During an early morning press conference, Federal Reserve Chair Powell dampened expectations of a rate cut in March. This announcement coincided with significant drops in all three major US stock indices, and the yield on the US 10-year Treasury dipped below 4%.
Powell asserted that it seems unlikely that the committee will cut rates at the March, but this remains to be confirmed. In essence, he emphasized that he wouldn't consider it the most probable scenario, or the baseline forecast. Derek Holt, chief economist at Scotiabank Capital Markets, remarked in a report to clients that this rate cut in March is highly unlikely.
Other key points from Powell's press conference:
Bill Adams, chief economist at PNC Bank, highlighted the Fed's erroneous belief that high inflation would be temporary in late 2021 and 2022. Therefore, they aim to avoid repeating this mistake. "The Fed will refrain from initiating rate cuts until they witness inflation sustainably returning to the 2% target," Adams explained, anticipating rate cuts to commence in June.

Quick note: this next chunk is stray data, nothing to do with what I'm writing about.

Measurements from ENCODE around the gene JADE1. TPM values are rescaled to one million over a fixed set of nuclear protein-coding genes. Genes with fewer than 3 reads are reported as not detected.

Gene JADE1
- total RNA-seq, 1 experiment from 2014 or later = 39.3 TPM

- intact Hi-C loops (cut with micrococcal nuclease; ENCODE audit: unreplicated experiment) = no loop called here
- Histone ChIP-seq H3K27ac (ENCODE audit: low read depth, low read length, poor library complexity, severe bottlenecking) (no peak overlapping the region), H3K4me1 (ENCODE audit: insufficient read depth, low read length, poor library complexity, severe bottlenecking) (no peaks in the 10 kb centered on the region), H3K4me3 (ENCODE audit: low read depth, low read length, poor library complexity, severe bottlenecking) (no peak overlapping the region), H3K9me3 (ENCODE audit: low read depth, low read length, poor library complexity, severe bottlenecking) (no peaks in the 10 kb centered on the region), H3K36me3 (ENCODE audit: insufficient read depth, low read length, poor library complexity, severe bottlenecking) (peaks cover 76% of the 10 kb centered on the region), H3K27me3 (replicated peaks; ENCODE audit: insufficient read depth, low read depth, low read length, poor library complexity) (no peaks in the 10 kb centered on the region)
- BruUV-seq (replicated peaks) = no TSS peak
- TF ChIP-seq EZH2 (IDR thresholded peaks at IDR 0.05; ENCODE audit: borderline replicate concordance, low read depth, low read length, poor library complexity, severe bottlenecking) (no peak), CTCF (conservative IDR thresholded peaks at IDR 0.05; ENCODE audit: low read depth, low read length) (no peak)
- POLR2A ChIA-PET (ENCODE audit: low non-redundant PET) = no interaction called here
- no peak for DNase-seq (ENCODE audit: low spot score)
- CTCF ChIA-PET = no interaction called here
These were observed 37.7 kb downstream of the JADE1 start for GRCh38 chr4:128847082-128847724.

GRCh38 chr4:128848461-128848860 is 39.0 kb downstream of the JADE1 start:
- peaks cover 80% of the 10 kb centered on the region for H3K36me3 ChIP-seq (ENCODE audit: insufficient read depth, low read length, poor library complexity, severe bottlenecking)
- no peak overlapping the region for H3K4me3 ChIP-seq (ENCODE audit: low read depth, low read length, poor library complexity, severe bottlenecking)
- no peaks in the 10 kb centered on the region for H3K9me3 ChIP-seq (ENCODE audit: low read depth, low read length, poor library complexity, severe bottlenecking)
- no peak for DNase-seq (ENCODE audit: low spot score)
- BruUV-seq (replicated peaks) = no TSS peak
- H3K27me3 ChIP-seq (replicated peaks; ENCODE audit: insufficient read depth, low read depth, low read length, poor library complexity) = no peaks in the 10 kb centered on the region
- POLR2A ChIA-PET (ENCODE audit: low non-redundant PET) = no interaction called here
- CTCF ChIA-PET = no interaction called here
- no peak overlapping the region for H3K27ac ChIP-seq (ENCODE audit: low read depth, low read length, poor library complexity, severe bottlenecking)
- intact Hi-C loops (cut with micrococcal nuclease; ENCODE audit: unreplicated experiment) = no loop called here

Powell refrained from disclosing the timeframe required for the Fed to gain confidence in easing monetary policy. Once the Fed initiates rate cuts, it may prove challenging to halt the process.
Greg Daco, chief economist at EY, interpreted Powell's remarks as suggesting that once the easing cycle commences, the Fed will cut rates at every meeting. He emphasized Powell's assertion that the first rate cut "marks a crucial decision, initiating the process of easing constraints that would be executed effectively.
Holt, Vice President of Scotiabank observed that, Powell hinted at potential changes to the ongoing balance sheet reduction plan QT starting in March. Holt speculated that the Fed "will consider various factors over the next year or so," possibly alluding to the timetable for ending QT. This observation could indicate a reluctance to abruptly terminate QT and a desire for a more urgent timetable.
Many economists anticipate QT to conclude later this year. The Fed seeks to gather more data on inflation. Omair Sharif, president of Inflation Insights, interpreted Powell's comments as reflecting Fed officials' concerns about the potential rebound of core commodity prices following consecutive months of decline. "Core commodities have significantly contributed to the slowdown in core PCE and core CPI," Sharif noted. "The Fed appears skeptical that this trend will persist." Additionally, Sharif highlighted the Fed's preference for future softening in rental data to bolster confidence in the housing market's ability to more effectively mitigate core inflation in the months ahead.